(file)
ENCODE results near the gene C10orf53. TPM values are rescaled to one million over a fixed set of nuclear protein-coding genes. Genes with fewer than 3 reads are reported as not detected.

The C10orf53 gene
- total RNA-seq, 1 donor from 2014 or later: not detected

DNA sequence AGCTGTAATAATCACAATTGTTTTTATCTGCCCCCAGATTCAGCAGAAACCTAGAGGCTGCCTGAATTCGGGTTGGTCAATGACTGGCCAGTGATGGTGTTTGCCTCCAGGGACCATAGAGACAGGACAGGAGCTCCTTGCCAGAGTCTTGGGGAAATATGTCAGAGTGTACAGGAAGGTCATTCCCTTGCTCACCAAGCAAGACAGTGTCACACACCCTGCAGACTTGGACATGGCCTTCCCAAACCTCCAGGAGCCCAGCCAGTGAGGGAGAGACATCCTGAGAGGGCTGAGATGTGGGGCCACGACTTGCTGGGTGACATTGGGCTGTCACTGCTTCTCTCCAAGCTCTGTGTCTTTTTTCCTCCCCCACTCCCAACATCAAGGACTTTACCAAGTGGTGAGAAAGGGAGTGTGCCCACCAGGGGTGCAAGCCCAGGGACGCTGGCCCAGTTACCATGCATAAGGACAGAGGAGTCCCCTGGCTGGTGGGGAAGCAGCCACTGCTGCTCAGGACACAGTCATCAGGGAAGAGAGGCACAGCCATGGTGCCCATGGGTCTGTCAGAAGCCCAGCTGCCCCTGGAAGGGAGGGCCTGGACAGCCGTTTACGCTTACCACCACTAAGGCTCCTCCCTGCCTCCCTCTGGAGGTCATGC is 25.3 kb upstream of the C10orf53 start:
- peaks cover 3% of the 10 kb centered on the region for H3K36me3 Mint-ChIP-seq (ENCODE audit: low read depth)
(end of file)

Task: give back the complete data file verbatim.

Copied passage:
ENCODE results near the gene C10orf53. TPM values are rescaled to one million over a fixed set of nuclear protein-coding genes. Genes with fewer than 3 reads are reported as not detected.

The C10orf53 gene
- total RNA-seq, 1 donor from 2014 or later: not detected

DNA sequence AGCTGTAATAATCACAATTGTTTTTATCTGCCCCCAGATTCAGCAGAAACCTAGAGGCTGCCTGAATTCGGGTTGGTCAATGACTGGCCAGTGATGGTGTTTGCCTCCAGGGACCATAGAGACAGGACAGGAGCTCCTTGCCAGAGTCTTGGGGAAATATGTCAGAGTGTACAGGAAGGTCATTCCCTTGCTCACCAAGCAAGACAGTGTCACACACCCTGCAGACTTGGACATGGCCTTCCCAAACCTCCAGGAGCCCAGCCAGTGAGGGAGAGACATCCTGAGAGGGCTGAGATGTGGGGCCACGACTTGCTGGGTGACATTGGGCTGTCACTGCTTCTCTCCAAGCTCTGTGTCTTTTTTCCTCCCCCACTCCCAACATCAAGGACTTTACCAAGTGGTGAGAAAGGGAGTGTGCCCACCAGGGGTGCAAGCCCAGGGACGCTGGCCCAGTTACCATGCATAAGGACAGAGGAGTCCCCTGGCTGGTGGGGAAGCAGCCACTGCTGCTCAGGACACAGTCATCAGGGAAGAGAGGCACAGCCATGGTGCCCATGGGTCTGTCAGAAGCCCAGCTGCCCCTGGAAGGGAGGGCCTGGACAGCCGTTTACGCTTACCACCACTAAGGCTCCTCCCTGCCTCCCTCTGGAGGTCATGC is 25.3 kb upstream of the C10orf53 start:
- peaks cover 3% of the 10 kb centered on the region for H3K36me3 Mint-ChIP-seq (ENCODE audit: low read depth)